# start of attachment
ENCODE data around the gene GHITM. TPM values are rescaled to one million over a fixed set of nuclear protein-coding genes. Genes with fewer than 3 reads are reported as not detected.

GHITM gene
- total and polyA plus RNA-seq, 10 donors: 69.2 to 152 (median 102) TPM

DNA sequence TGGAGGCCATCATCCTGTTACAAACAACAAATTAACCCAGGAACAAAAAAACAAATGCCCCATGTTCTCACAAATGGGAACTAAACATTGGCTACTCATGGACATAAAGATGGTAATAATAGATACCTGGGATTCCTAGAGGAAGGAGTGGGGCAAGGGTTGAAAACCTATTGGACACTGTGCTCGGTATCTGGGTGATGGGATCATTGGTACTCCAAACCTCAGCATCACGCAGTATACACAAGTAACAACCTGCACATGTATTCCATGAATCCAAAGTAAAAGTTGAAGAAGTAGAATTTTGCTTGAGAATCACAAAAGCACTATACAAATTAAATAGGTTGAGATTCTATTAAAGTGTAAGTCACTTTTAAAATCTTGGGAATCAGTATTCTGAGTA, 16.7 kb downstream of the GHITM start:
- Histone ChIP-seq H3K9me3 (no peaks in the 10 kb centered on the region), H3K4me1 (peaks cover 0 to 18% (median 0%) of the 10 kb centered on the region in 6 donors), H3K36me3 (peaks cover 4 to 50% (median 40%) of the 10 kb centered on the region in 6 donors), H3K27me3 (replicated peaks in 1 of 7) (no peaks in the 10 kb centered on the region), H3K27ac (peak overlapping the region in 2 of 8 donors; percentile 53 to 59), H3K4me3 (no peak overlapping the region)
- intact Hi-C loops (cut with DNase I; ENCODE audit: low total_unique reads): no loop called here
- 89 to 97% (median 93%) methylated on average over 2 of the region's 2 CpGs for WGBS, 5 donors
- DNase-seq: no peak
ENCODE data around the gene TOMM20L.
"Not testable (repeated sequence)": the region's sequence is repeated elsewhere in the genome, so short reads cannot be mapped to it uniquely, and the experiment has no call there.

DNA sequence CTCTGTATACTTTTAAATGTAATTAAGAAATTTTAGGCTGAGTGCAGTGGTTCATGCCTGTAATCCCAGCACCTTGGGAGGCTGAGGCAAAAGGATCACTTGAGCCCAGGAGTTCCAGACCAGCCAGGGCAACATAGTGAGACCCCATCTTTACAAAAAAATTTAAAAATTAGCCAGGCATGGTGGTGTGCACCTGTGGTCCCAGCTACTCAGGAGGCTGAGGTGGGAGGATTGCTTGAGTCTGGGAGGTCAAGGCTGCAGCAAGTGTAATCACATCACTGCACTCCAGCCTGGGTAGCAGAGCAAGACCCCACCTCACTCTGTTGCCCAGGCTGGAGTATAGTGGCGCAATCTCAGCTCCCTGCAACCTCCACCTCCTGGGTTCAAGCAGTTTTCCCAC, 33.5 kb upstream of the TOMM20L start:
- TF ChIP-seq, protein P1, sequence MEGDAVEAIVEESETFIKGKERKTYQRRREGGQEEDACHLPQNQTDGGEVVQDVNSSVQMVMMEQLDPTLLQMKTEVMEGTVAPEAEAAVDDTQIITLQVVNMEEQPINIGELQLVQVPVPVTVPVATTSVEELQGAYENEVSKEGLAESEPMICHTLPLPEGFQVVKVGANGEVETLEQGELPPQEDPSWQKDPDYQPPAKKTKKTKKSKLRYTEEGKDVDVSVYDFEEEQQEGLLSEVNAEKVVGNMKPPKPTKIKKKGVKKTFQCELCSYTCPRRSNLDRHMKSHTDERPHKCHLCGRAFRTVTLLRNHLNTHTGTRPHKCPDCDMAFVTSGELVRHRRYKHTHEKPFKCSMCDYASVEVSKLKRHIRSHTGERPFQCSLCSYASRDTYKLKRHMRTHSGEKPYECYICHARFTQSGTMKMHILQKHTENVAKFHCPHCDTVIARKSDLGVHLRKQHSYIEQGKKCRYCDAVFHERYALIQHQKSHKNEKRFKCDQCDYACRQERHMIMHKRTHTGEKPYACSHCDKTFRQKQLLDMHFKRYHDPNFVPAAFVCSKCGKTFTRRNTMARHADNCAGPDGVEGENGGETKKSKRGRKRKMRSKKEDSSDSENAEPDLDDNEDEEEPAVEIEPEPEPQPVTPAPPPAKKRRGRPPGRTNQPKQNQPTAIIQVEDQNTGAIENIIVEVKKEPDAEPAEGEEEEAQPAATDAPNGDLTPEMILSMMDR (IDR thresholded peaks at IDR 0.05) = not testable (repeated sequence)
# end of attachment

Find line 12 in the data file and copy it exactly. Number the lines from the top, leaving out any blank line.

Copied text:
- TF ChIP-seq, protein P1, sequence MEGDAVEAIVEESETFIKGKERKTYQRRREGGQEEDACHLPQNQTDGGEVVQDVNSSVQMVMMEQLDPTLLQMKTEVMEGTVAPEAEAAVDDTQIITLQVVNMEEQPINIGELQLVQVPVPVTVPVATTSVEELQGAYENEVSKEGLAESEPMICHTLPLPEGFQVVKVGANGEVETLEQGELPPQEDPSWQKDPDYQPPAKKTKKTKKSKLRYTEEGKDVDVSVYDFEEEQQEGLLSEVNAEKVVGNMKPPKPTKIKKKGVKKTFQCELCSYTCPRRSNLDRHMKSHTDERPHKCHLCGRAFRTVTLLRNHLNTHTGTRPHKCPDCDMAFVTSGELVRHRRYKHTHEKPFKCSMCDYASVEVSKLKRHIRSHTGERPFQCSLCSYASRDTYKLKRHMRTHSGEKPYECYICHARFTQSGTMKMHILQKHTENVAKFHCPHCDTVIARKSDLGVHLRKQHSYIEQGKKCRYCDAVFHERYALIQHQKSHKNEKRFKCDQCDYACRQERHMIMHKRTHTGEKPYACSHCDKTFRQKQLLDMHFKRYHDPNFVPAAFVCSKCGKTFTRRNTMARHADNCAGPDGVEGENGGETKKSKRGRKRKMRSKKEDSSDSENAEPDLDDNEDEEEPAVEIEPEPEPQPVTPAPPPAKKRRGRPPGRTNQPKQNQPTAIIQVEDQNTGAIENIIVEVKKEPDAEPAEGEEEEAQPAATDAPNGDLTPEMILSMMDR (IDR thresholded peaks at IDR 0.05) = not testable (repeated sequence)